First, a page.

At this time they are in contact with their vendors to see if there is a firmware update that will address this. You can expect to see network delays and small outages across the internet as other providers try to address this same issue.

Now that everything is back up and users are "happy", what else can we learn from this experience?

  1. Host your status page offsite. (covered above)
  2. Don't confuse your users by splitting your Twitter identity. (covered above)
  3. Some transparency is better then no transparency. The basic status message helped calm people down and reduce support calls.
  4. There was a huge opportunity here for Media Temple to use the tools of social media (e.g. Twitter/Blogging) as a two-way communication channel. Instead, Media Temple used both their blog and Twitter as a broadcast mechanism. I guarantee that if there were just a few more updates throughout the downtime period the tone of the conversation on Twitter would have been much more positive. Moreover, the trust in the service would have been damaged less severely if users were not in the dark for so long.
  5. A health status dashboard would have been very effective in providing information to the public beyond the basic "we are looking into it" status update. Without any work on the part of Media Temple during the event, its users would have been able to better understand the scope of the event, and know instantly whether or not it was still a problem. It would have been extremely powerful when combined with lesson 4, if a representative on Twitter simply pointed users complaining of the downtime to the status page.
  6. The power of Twitter as a mechanism for determining whether a service is down (or whether it is just you), and in spreading news across the world in a matter of minutes, again proves itself.

What every online service can learn from Ma.gnolia's experience

A lot has been said about the problem of trust in the Cloud. Most recently, Ma.gnolia, a social bookmarking service, lost all of its customers data and is in the process of rebuilding (both the service and the data). The naive take-away from this event is to use this as further evidence that the Cloud cannot be trusted. That we're setting ourselves up for disaster down the road with every SaaS service out there. I see this differently. I see this as a key opportunity for the industry to learn from this experience, and to mature. Both through technology (the obvious stuff) and through transparency (the not-so-obvious stuff). Ma.gnolia must be doing something right if the community has been working diligently and collaboratively in restoring the lost data, while waiting for the service to come back online and to use it again.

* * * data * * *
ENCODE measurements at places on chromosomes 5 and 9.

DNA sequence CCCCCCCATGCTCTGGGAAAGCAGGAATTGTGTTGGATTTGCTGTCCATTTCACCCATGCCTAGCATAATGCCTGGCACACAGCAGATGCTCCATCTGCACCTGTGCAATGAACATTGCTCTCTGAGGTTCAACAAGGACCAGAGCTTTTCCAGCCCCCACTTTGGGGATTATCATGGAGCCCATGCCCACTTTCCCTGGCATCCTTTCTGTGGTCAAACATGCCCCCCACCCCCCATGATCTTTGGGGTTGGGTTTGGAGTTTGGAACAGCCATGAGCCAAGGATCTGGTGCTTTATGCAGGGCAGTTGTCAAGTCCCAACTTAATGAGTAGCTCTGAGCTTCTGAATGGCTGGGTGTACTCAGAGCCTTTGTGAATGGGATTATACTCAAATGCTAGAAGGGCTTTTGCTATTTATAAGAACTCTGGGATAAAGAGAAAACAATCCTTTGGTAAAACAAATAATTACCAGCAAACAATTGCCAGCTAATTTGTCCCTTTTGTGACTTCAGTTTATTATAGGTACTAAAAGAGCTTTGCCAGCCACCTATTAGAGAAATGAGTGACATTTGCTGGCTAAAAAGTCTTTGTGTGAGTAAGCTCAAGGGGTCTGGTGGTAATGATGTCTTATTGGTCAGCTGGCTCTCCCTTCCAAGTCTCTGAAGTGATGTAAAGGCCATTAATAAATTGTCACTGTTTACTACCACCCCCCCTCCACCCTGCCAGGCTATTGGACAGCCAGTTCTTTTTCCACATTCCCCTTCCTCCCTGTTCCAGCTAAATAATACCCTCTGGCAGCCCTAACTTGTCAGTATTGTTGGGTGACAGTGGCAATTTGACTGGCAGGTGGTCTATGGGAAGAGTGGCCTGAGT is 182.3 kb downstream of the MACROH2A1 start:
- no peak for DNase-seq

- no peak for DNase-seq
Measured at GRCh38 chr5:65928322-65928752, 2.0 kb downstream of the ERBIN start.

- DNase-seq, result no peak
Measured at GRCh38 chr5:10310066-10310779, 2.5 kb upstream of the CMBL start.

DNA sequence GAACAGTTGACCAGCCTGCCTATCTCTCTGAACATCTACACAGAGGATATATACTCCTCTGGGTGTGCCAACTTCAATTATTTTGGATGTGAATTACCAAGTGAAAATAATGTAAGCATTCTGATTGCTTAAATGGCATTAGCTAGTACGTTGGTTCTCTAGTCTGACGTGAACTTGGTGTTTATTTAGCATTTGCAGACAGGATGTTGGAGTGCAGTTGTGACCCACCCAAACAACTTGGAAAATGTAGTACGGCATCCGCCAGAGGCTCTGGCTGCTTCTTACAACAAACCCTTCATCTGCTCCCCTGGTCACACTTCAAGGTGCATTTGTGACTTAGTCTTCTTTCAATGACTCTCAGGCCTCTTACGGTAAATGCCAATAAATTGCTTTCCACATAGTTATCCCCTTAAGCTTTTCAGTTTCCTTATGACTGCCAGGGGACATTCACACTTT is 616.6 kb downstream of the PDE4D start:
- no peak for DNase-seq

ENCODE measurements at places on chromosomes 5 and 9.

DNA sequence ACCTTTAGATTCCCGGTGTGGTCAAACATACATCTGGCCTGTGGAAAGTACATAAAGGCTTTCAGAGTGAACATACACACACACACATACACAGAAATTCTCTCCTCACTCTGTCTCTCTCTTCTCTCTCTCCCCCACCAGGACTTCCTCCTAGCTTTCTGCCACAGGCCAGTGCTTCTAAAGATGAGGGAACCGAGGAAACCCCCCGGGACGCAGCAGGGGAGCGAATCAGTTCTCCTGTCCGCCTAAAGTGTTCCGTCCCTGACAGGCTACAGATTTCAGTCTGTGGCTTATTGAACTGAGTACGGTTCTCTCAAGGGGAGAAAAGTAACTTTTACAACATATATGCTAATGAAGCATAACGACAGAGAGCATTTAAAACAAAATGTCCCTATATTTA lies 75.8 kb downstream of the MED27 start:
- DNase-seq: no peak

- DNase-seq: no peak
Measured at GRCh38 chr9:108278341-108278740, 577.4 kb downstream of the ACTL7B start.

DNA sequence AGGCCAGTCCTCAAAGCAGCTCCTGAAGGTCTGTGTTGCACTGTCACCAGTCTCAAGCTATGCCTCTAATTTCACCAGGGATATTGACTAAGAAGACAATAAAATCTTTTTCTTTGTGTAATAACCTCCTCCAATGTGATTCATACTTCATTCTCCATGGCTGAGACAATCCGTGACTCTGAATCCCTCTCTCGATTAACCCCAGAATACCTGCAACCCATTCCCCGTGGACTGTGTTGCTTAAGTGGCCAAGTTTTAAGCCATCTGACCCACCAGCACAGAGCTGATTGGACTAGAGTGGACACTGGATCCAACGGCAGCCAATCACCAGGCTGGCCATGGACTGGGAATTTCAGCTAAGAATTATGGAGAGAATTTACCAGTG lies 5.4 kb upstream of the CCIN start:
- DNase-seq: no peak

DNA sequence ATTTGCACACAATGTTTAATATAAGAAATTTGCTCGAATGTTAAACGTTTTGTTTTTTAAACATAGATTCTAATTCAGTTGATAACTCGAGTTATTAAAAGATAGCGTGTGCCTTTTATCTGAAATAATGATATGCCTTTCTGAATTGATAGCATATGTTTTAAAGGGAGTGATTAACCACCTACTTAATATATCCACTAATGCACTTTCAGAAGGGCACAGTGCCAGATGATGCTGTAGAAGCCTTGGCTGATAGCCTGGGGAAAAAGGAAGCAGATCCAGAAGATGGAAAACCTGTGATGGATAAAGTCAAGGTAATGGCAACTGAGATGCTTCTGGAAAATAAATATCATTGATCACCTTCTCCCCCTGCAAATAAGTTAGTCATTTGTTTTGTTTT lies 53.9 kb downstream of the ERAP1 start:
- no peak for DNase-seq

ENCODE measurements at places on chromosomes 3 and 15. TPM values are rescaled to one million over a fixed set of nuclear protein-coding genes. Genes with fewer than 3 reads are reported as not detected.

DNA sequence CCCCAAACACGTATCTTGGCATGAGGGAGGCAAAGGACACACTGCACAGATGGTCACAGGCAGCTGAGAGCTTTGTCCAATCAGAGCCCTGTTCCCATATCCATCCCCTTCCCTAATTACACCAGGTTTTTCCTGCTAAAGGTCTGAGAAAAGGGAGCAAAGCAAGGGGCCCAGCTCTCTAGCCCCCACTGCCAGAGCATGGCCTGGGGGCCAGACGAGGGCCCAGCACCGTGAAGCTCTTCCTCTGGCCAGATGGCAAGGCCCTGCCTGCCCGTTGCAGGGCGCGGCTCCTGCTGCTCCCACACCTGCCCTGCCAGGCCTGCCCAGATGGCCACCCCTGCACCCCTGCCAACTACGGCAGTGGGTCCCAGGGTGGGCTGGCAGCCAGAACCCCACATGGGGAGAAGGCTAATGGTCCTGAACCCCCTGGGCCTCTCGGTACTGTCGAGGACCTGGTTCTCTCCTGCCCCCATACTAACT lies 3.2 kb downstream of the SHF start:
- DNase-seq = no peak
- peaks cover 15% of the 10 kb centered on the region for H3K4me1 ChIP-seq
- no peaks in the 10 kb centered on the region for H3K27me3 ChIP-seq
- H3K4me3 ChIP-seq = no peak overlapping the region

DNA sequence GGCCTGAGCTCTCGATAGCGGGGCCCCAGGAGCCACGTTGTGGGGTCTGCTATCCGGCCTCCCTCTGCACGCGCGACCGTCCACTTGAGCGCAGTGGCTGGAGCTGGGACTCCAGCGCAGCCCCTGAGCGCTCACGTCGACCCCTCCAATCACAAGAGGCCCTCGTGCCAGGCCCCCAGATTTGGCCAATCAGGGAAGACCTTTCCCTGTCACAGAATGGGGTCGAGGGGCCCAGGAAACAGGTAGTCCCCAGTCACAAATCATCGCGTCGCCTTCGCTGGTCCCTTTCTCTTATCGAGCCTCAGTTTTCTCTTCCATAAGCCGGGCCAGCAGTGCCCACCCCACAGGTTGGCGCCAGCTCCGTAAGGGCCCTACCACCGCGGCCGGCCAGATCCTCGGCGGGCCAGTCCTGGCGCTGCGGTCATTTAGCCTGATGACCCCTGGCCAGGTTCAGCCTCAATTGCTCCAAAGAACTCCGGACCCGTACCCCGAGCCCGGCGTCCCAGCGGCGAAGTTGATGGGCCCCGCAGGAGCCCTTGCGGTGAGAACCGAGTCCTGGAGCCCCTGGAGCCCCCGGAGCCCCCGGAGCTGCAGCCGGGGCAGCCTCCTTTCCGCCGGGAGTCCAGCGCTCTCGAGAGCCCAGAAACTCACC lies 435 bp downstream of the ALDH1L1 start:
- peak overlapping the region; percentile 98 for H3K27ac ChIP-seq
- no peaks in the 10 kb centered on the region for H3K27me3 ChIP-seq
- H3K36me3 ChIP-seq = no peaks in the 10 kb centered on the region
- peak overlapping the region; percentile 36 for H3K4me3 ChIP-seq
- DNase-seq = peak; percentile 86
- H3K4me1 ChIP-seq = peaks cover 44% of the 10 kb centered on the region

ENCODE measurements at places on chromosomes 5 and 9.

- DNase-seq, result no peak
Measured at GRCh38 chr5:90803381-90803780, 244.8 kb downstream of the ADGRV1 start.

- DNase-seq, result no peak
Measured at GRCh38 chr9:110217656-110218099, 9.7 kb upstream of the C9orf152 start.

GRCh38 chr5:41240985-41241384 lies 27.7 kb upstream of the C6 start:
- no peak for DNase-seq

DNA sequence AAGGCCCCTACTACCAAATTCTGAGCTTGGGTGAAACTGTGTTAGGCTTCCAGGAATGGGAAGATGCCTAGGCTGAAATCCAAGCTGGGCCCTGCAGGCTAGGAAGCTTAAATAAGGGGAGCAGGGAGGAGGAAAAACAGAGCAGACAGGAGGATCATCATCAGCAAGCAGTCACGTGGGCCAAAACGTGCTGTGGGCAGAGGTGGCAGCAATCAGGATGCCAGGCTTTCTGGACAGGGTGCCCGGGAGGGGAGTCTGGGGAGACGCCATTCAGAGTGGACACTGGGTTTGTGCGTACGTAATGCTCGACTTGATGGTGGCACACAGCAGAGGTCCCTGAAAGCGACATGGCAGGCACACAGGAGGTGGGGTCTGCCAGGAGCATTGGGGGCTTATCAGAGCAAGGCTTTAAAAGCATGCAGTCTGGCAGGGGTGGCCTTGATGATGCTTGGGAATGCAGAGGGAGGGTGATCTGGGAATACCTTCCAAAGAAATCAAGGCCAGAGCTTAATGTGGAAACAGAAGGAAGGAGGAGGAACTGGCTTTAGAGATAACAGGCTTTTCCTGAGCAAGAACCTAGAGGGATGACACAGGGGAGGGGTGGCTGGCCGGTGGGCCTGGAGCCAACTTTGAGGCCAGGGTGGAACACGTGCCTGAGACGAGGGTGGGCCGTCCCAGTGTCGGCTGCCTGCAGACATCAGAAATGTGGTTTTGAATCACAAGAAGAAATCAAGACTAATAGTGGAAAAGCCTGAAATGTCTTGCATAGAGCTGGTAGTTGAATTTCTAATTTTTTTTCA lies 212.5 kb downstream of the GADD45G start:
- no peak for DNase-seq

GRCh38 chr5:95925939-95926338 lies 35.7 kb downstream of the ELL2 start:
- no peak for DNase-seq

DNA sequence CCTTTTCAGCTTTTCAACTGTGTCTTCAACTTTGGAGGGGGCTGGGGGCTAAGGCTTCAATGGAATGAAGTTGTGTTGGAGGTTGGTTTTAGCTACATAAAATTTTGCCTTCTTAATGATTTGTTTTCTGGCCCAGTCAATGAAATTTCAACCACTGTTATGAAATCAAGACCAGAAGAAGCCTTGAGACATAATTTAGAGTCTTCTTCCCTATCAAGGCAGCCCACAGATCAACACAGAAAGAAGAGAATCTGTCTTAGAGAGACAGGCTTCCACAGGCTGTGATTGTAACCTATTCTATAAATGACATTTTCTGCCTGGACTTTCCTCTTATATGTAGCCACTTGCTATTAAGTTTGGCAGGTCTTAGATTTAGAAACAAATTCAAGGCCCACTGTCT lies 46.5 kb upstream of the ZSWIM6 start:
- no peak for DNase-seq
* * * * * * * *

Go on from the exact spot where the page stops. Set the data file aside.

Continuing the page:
What can we learn from Ma.gnolia's experience?

Watching the founder Larry Halff explain the situation provides us with some clear technologically oriented lessons:
  1. Test your backups
  2. Have a good version based backup system in place
  3. Outsource your IT infrastructure as much as possible (e.g. AWS, AppEngine, etc.)
This is where most of the attention has been focused, and I have no doubt Larry is suck of hearing what he should have done to have avoided this from ever happening. Let's assume this will happen again and again with online services, just as is it has happened with behind-the-firewall services or local services in times past. Chris Messina (@factoryjoe) and Larry hit the nail on the head in pointing to transparency and trust as the only long term solution to keep your service alive in spite of unexpected downtime issues (skip to the 18:25 mark):

For those that aren't interested in watching 12 minutes of video, here are the main points:
  • Disclose what your infrastructure is and let users decide if they trust it
  • Provide insight into your backup system
  • Create a personal relationship with your users where possible
  • Don't wait for your service to have to go through this experience, learn from events like this
  • Not mentioned, but clearly communicate with your community openly and honestly.
There's no question that this kind of event is a disaster and could very easily mean the end of Ma.gnolia. I'm not arguing that simply blogging about your weekly crashes and yearly data loss is going to save your business. The point is that everything fails, and black swan events will happen. What matters most is not aiming for 100% uptime but aiming for 100% trust between your service and your customers.